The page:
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A patent owner has to prove two elements before it can secure an infringement finding (and then an injunction, damages, etc) from the court. First, the patent owner has to prove that the alleged infringer has been engaging in particular commercial activities. Second, the patent owner has to prove that the things the infringer is dealing in fall within the technical claims of the patent. This Practice Note is about the commercial activities, particularly the less straightforward ones. For more details about proving infringement in the technical sense, see Practice Note: Patent infringement.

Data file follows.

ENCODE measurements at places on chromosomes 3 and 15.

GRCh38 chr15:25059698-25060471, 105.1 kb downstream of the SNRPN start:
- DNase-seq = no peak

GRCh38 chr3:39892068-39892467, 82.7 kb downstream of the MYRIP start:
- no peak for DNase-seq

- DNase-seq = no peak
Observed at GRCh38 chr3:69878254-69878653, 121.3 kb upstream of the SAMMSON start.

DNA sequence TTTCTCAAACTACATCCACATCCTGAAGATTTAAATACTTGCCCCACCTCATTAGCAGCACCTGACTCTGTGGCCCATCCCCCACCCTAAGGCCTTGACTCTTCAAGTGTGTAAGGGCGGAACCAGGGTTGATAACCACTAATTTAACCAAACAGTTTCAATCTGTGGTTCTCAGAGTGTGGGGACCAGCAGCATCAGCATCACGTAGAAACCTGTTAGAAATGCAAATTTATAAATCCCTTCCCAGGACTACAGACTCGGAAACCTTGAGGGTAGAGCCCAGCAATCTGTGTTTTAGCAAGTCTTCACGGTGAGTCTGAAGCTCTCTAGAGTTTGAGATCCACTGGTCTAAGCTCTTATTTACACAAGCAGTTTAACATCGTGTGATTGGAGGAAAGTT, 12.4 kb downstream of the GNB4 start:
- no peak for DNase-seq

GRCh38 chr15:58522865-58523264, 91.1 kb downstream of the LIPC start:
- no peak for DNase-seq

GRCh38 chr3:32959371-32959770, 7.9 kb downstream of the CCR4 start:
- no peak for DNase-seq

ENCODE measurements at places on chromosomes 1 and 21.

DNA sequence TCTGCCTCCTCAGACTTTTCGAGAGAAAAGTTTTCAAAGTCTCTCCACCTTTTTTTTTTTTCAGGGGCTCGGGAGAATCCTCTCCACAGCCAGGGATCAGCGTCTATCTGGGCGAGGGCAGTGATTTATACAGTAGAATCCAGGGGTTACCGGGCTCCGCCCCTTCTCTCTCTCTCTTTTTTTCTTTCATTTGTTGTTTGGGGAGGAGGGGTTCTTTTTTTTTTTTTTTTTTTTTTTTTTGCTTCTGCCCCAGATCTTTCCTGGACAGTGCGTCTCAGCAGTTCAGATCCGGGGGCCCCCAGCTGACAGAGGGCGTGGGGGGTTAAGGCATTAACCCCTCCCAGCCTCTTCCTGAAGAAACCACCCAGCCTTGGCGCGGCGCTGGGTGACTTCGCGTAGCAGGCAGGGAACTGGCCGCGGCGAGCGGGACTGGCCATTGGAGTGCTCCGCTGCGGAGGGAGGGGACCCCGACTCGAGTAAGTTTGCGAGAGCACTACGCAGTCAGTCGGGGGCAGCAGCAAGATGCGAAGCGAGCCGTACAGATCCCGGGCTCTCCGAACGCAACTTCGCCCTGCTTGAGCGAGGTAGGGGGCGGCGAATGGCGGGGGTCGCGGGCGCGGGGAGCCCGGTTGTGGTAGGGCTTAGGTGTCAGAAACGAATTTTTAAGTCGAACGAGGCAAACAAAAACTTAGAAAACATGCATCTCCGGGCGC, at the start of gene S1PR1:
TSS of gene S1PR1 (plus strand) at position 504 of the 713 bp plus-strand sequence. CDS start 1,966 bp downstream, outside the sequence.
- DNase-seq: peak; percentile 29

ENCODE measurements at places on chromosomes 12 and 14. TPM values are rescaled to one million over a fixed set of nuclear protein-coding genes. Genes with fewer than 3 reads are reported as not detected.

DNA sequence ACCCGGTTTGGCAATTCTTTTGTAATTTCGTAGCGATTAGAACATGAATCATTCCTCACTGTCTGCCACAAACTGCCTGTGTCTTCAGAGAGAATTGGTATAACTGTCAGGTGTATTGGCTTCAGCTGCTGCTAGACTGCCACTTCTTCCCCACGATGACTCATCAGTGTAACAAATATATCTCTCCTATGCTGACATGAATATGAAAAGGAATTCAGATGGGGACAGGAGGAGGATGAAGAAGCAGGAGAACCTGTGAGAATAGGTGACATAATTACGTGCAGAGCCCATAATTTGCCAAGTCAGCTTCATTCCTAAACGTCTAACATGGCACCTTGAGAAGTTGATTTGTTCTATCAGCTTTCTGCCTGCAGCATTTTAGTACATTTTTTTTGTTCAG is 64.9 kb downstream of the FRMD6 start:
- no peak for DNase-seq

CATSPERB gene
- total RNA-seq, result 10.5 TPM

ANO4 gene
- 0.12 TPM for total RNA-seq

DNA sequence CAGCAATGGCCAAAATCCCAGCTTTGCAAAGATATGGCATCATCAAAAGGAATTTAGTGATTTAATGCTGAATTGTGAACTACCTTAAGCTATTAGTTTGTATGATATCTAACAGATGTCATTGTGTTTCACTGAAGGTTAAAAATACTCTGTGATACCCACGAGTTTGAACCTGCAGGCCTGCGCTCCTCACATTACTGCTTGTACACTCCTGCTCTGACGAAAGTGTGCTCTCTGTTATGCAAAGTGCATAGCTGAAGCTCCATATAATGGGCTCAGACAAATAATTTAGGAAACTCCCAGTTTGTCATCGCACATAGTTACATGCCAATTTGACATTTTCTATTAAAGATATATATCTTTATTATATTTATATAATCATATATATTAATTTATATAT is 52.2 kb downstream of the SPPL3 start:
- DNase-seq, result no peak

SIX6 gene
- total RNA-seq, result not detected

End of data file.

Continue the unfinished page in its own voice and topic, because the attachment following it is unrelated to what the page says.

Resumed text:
There are several different commercial activities that could give rise to a finding of patent infringement. Deciding which type of infringement is happening matters. First, it affects how a patent owner has to present its case in its documents when launching infringement proceedings. Secondly, it can affect which of the supposed infringers are legally deemed to infringe in the UK because their activities happen in the UK. Thirdly, once a company is found to infringe, the type of infringement in which it is engaged may affect how much compensation it must pay to the patent owner for infringing.
Direct infringement is the closest dealing with the product or process that is under patent protection. Direct infringement tends to involve dealings such as manufacturing (in the
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